Lloyd Gumbo Senior Reporter
Merging of diamond companies mining diamonds at Chiadzwa could take longer than anticipated as Government faces a legal hurdle in how to bring the firms together without violating their original contracts.
This poser was confirmed by Mines and Mining Development deputy Minister Cde Fred Moyo in an interview with The Herald last week. He said the companies had running legal contracts which should be respected.
“Mines are operating at the moment under legal contracts, so if we are going to compress them we must do it legally, respecting investment, respecting our laws, without creating different views of how we do things,” said Deputy Minister Moyo.
“That is the area we need to tackle now and we are working on that. We are not yet clear as to how we are going to address these various aspects so that we are not seen to be disfranchising people who invested in our country under specific laws at that point in time.”
Mines and Mining Development Minister Walter Chidhakwa is on record saying diamond mining firms would be merged to streamline their operations and ensure accountability for their proceeds.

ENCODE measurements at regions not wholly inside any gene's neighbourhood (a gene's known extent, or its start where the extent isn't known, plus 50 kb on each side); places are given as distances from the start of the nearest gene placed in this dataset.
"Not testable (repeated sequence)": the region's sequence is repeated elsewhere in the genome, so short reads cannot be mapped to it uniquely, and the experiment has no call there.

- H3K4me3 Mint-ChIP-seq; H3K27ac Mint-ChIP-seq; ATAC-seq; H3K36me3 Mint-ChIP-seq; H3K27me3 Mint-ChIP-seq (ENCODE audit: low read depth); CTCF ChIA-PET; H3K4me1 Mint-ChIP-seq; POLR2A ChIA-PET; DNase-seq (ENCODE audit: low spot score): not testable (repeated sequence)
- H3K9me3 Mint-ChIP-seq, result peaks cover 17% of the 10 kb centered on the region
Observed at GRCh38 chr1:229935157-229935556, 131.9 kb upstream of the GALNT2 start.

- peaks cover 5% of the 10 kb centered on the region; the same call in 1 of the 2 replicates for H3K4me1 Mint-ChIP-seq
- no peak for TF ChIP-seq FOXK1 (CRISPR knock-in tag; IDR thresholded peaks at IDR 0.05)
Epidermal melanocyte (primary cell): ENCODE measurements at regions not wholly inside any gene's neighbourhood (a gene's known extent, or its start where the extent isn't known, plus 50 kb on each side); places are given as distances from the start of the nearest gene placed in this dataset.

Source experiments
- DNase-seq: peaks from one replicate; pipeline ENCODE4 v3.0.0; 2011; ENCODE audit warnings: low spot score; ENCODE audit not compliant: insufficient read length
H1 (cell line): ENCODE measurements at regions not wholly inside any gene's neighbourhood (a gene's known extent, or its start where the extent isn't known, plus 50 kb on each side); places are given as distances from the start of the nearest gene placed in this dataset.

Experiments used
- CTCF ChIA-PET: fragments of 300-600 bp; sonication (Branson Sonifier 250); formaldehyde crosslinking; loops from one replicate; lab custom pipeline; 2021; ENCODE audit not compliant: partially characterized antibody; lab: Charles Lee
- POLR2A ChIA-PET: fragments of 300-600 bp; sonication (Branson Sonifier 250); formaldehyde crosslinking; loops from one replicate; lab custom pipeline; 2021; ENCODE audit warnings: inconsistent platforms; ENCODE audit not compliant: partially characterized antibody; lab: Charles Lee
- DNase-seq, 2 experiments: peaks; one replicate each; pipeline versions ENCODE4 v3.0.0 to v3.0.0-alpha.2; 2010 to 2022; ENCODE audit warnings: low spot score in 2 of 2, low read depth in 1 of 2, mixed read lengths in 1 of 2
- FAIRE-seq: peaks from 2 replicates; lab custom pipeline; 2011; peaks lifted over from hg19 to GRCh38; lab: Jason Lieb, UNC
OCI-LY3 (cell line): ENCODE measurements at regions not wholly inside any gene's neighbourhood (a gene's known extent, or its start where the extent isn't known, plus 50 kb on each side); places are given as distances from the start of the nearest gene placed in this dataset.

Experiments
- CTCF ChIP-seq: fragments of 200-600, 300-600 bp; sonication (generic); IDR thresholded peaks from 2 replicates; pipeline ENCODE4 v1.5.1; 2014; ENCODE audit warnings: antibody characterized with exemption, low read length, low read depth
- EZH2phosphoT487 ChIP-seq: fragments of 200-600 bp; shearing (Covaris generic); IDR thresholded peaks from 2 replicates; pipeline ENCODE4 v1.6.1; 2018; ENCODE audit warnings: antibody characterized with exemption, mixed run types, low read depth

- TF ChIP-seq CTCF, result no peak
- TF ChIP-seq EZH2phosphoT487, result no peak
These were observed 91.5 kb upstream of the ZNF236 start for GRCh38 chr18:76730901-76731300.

Last year some of the diamond mining firms told Minister Chidhakwa during a maiden tour of the diamond fields that they had run out of alluvial gems and asked to be allocated new claims.
But deputy Minister Moyo said it was unheard of that mining firms would only want to extract alluvial diamonds.
He said every mining venture was supposed to strike a balance between cheap and expensive resources to mine.
He said the firms were allocated claims with alluvial, conglomerates and kimberlites.
“We do not want to go and harvest all the easy-to-mine resource and then get an elbow of costs upwards. Suddenly Zimbabwean diamonds are expensive in the market compared to what was happening yesterday.
“Why do we not balance the extraction of our mineral resources regardless whether it’s coal or diamonds, it’s open cast or underground so that we get an average? That is all we have asked for. So to say the alluvial diamonds have run out is incorrect,” said Deputy Minister Moyo.
He said while exploration had not yet been carried out to establish the exact quantity of diamonds in Chiadzwa, geological scientific research showed the fields had not been exhausted.